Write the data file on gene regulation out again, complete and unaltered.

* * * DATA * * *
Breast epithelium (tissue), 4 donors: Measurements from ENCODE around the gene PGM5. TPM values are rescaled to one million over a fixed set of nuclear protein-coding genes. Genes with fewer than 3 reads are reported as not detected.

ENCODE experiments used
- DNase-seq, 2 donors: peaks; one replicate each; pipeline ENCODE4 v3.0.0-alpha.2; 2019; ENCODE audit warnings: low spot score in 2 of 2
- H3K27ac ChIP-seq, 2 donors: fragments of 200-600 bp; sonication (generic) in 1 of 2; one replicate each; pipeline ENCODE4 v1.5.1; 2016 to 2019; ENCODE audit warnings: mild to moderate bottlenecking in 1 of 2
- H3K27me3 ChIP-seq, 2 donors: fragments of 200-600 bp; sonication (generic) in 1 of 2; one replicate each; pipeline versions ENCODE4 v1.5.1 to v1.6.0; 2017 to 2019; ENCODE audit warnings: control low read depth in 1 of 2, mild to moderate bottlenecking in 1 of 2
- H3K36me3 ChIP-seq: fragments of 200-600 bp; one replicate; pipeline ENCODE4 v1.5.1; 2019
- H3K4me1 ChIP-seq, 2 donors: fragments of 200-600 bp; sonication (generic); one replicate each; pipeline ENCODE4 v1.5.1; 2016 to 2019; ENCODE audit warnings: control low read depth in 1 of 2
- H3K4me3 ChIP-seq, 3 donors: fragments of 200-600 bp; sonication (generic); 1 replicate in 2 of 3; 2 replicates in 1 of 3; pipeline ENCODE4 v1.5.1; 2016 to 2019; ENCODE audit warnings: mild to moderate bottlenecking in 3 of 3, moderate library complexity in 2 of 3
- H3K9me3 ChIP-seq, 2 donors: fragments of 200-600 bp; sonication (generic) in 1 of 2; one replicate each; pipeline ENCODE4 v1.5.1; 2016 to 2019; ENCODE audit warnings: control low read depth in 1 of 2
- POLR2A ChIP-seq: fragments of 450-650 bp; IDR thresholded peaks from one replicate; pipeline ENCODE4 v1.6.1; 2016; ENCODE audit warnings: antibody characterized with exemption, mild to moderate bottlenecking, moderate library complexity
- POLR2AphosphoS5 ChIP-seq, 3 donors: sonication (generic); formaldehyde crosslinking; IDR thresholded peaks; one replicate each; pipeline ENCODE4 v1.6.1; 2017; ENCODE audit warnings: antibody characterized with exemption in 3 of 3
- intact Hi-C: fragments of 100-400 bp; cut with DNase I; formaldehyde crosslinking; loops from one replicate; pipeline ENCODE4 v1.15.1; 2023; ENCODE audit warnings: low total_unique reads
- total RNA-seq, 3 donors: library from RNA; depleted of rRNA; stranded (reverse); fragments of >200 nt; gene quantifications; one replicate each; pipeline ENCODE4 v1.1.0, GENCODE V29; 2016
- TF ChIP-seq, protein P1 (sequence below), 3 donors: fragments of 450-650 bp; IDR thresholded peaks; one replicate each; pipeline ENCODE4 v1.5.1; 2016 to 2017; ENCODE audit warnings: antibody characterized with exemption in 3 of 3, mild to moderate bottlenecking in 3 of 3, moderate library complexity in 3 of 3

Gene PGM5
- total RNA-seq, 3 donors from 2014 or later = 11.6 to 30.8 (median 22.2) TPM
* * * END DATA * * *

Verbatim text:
Breast epithelium (tissue), 4 donors: Measurements from ENCODE around the gene PGM5. TPM values are rescaled to one million over a fixed set of nuclear protein-coding genes. Genes with fewer than 3 reads are reported as not detected.

ENCODE experiments used
- DNase-seq, 2 donors: peaks; one replicate each; pipeline ENCODE4 v3.0.0-alpha.2; 2019; ENCODE audit warnings: low spot score in 2 of 2
- H3K27ac ChIP-seq, 2 donors: fragments of 200-600 bp; sonication (generic) in 1 of 2; one replicate each; pipeline ENCODE4 v1.5.1; 2016 to 2019; ENCODE audit warnings: mild to moderate bottlenecking in 1 of 2
- H3K27me3 ChIP-seq, 2 donors: fragments of 200-600 bp; sonication (generic) in 1 of 2; one replicate each; pipeline versions ENCODE4 v1.5.1 to v1.6.0; 2017 to 2019; ENCODE audit warnings: control low read depth in 1 of 2, mild to moderate bottlenecking in 1 of 2
- H3K36me3 ChIP-seq: fragments of 200-600 bp; one replicate; pipeline ENCODE4 v1.5.1; 2019
- H3K4me1 ChIP-seq, 2 donors: fragments of 200-600 bp; sonication (generic); one replicate each; pipeline ENCODE4 v1.5.1; 2016 to 2019; ENCODE audit warnings: control low read depth in 1 of 2
- H3K4me3 ChIP-seq, 3 donors: fragments of 200-600 bp; sonication (generic); 1 replicate in 2 of 3; 2 replicates in 1 of 3; pipeline ENCODE4 v1.5.1; 2016 to 2019; ENCODE audit warnings: mild to moderate bottlenecking in 3 of 3, moderate library complexity in 2 of 3
- H3K9me3 ChIP-seq, 2 donors: fragments of 200-600 bp; sonication (generic) in 1 of 2; one replicate each; pipeline ENCODE4 v1.5.1; 2016 to 2019; ENCODE audit warnings: control low read depth in 1 of 2
- POLR2A ChIP-seq: fragments of 450-650 bp; IDR thresholded peaks from one replicate; pipeline ENCODE4 v1.6.1; 2016; ENCODE audit warnings: antibody characterized with exemption, mild to moderate bottlenecking, moderate library complexity
- POLR2AphosphoS5 ChIP-seq, 3 donors: sonication (generic); formaldehyde crosslinking; IDR thresholded peaks; one replicate each; pipeline ENCODE4 v1.6.1; 2017; ENCODE audit warnings: antibody characterized with exemption in 3 of 3
- intact Hi-C: fragments of 100-400 bp; cut with DNase I; formaldehyde crosslinking; loops from one replicate; pipeline ENCODE4 v1.15.1; 2023; ENCODE audit warnings: low total_unique reads
- total RNA-seq, 3 donors: library from RNA; depleted of rRNA; stranded (reverse); fragments of >200 nt; gene quantifications; one replicate each; pipeline ENCODE4 v1.1.0, GENCODE V29; 2016
- TF ChIP-seq, protein P1 (sequence below), 3 donors: fragments of 450-650 bp; IDR thresholded peaks; one replicate each; pipeline ENCODE4 v1.5.1; 2016 to 2017; ENCODE audit warnings: antibody characterized with exemption in 3 of 3, mild to moderate bottlenecking in 3 of 3, moderate library complexity in 3 of 3

Gene PGM5
- total RNA-seq, 3 donors from 2014 or later = 11.6 to 30.8 (median 22.2) TPM